History in the Making

History in the Making

Common Courtesy… Or No?

I understand that I am somewhat traditional in my etiquette; I believe that thank you notes, hostess gifts, and dress codes are useful and practical things that should be far more common than they are today. However, I think that the world is quickly falling past these standards and ignoring even common courtesy for other human beings. Will the madness ever end??
Common Courtesy...Or No_

Last night, I attended Ballet Jörgen’s Anastasia with my mom, and while the dancers were talented, the audience was something else that is becoming all too common: selfish and in the clouds. There were two sets of two friends sitting behind us, with both sets of women somewhere in their 40-50s. At this age, both couples seemed to think that loudly speaking during the performance, including loud laughter, was okay. It’s not like the dancers have trained for years, and practiced for hours for this particular production to put it on or anything. And it’s not like the rest of the audience paid money to see this show…. And when they got up to leave, they all randomly decided to dead halt at random points throughout the theatre. No one else is stopping all of a sudden, please stop stopping.
The other hugely overwhelming problem was people arriving to their seats, or should I say the end of their row, once the show had actually begun. If it isn’t common sense for you to arrive at least five minutes before show time to find your seat, perhaps live performances aren’t for you. Whenever I make this argument, people like to say that ballet and theatre should be open to anyone attending and that “strict” rules like this make it harder for people to attend. To that I say you are probably one of those people who is late to everything, and that’s on you, not the world- the rest of us aren’t out of line for expecting you to show up on time. You ARE interrupting the rest of us to shuffle into your seat, and you can actually miss crucial parts of a performance.
What has the world become?! 
Until tomorrow,
The Historian
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23 thoughts on “Common Courtesy… Or No?”

  • I can’t imagine how off-putting it must be to performers during a live performance to see people behaving like that! You’re right you know what time something starts so leave a little earlier!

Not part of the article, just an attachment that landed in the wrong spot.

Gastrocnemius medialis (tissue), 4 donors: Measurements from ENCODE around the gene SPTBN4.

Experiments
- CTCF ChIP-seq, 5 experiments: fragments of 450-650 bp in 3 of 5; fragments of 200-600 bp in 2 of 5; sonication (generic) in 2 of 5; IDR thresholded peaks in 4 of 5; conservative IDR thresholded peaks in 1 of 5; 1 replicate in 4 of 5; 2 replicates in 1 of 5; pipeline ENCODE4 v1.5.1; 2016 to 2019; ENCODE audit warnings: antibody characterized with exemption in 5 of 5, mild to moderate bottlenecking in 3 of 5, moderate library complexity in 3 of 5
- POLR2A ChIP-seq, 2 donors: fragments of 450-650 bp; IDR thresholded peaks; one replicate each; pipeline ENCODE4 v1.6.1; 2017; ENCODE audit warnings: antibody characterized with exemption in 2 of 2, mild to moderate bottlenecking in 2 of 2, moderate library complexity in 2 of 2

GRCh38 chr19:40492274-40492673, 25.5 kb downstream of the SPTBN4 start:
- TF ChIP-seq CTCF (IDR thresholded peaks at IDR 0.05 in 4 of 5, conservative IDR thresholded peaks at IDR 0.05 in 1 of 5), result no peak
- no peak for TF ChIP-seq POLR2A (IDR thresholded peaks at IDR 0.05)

• Truly, the world is full of self-absorbed assholes. I think that if you’re arriving late to a live show, they should deny your entrance. Being late to ANYTHING is just plain rude and it screams of selfishness.
    I’m also a thank you note supporter. These kinds of etiquette should never be left to die out.

    • If it is one or two people and they are seated at the end of the row, and it is clearly looks like they are new to attending the theatre, I will cut them some slack. But these were season ticket holders, and many people in their 50s and 60s- old enough to know better.
      I am considering getting personalised stationery again! I send so many notes that I may save money yet haha

  • oh mi god. I was a show last weekend with my hubs and kiddo. 15 minutes into the performance, this woman comes with her 4 children and sits in the row in front of us. Grrrr #1. Then she precedes to walk back and forth putting anti-bacterial gel on each child’s hands. Grrr#2. Then she walks back and forth again dolling out food to her children. Grrrr#3.
    Really? I get that it was a children’s show but if you’re going to do all that crap, at least sit in the back rather than right in front of people. She didn’t even apologize.

  • The last time I attended our local theatre we had front row seats. As we were leaving, I was shocked to see that the aisles were littered with popcorn boxes and empty wineglasses and beer bottles. In an effort to increase sales, the theatre administration had recently made the decision to allow people to take their intermission snacks and drinks back inside instead of enjoying them in the concession stand/lobby bar. And I’m not talking about just an odd glass or bottle, every aisle was full of discarded garbage! You wouldn’t litter outside so why inside an elegant Art Deco theatre? This so upset me that I asked one of my friends who volunteers there about it, and she said it happens every night, the volunteers spend an hour after the performance cleaning up. I’m still shaking my head?